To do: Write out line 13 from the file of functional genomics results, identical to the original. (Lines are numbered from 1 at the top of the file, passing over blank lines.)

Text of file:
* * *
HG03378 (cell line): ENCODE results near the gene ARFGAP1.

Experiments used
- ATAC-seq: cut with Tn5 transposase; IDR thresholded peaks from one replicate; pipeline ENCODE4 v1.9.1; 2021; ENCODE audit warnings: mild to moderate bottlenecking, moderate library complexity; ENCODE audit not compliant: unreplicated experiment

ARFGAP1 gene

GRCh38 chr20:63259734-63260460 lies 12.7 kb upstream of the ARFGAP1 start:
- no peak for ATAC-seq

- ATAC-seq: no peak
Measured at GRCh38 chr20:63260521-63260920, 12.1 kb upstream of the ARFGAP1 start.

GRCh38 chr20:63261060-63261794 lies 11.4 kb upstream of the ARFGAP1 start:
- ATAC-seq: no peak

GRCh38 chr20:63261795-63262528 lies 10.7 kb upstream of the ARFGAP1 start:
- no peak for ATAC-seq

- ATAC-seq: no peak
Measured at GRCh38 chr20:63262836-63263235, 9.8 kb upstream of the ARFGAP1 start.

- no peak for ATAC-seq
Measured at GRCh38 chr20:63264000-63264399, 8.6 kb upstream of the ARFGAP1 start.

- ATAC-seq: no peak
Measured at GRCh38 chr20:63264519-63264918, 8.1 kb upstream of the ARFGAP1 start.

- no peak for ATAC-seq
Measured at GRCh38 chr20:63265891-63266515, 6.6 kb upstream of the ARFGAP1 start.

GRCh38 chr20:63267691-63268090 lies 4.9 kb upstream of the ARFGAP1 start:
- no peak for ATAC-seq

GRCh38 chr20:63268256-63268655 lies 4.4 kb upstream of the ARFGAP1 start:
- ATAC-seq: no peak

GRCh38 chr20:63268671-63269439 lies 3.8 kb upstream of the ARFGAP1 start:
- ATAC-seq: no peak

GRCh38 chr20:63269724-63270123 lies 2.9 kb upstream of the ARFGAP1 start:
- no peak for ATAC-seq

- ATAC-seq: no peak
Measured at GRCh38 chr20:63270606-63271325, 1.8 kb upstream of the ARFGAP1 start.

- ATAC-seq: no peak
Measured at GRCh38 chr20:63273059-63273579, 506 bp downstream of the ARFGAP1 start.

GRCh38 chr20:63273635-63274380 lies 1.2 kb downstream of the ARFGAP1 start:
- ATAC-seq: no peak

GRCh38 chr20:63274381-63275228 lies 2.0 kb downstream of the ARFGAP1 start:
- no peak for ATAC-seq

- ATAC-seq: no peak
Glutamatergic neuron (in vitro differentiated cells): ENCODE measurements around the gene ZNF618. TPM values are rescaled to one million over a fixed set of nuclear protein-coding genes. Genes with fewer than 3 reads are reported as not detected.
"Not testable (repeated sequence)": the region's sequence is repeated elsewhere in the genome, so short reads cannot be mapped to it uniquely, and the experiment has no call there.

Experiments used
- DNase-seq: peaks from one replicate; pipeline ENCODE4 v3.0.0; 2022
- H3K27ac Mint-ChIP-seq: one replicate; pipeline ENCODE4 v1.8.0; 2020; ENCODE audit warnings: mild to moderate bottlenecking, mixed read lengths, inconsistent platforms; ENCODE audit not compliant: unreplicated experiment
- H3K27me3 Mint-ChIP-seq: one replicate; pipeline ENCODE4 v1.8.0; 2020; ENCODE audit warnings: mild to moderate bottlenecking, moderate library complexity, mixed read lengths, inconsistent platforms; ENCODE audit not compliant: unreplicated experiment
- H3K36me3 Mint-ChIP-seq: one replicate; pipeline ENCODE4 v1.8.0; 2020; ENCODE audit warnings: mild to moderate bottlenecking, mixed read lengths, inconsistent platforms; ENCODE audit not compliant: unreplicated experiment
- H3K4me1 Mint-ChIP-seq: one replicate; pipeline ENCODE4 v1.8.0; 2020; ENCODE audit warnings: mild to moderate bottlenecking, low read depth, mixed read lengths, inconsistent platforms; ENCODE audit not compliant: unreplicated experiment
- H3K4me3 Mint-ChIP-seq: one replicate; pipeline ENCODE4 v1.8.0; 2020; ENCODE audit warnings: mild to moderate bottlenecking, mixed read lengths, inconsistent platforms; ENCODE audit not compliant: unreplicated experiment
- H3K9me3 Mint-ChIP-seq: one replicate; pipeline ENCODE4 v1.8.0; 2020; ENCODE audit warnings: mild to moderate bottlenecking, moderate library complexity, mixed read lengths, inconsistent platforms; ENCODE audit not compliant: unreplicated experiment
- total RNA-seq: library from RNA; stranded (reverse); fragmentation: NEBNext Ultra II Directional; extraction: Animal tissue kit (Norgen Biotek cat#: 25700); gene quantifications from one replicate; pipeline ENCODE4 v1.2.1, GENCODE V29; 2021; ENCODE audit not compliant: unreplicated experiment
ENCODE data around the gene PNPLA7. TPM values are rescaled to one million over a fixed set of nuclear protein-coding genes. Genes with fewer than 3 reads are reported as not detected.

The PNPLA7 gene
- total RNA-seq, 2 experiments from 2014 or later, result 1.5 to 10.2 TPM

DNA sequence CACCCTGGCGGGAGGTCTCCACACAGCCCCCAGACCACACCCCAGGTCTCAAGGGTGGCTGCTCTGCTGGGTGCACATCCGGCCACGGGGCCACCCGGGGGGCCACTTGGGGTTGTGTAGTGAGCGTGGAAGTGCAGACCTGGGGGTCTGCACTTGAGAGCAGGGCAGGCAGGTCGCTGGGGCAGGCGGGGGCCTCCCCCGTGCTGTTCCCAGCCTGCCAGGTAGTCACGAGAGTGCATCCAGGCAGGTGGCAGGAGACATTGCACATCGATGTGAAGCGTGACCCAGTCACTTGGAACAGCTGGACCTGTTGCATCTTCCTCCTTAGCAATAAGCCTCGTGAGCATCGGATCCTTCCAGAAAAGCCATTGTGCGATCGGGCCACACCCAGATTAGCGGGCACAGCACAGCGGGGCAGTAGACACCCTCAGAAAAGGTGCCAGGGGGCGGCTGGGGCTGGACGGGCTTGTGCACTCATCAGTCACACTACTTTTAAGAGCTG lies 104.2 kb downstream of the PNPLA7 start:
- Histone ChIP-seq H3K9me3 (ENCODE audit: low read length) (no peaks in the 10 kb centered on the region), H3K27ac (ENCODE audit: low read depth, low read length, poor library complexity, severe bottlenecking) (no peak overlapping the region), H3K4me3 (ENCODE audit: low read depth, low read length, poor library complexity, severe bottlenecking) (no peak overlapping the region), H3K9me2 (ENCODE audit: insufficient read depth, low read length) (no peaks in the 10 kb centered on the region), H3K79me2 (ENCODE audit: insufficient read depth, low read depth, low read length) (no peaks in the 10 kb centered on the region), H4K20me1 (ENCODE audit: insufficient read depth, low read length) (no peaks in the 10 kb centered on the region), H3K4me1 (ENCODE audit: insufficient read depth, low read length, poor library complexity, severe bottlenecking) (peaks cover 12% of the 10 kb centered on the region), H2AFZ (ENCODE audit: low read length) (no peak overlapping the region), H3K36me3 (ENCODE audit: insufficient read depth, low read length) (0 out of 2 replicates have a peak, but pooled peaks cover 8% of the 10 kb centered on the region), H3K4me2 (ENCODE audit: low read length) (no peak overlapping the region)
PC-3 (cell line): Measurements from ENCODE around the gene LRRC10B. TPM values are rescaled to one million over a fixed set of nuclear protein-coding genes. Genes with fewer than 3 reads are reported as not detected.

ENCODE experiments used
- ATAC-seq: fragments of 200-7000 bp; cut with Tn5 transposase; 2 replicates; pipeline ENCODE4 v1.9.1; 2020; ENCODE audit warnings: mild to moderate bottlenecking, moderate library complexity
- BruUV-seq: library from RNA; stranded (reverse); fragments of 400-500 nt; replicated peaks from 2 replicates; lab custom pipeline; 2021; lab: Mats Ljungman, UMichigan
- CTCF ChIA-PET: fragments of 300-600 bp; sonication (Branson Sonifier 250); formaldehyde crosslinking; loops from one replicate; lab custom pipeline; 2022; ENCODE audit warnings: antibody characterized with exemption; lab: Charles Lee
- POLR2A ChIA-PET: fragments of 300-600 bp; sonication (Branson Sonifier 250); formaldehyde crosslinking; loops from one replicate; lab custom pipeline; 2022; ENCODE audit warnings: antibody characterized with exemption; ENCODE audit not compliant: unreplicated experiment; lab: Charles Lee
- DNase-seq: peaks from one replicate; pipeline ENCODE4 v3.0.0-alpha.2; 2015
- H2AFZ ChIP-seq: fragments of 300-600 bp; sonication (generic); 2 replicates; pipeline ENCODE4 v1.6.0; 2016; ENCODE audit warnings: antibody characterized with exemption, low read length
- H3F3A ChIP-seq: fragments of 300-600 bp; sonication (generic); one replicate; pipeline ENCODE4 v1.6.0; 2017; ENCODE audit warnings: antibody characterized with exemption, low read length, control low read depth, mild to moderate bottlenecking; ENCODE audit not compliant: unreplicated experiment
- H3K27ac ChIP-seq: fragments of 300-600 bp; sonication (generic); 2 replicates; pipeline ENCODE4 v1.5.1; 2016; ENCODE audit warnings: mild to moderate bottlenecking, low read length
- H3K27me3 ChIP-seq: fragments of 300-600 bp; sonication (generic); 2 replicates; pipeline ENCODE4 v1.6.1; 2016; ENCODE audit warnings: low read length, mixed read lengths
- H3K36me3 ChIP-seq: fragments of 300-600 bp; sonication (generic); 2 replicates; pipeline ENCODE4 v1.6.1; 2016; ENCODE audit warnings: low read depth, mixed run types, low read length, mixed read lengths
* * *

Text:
- ATAC-seq: no peak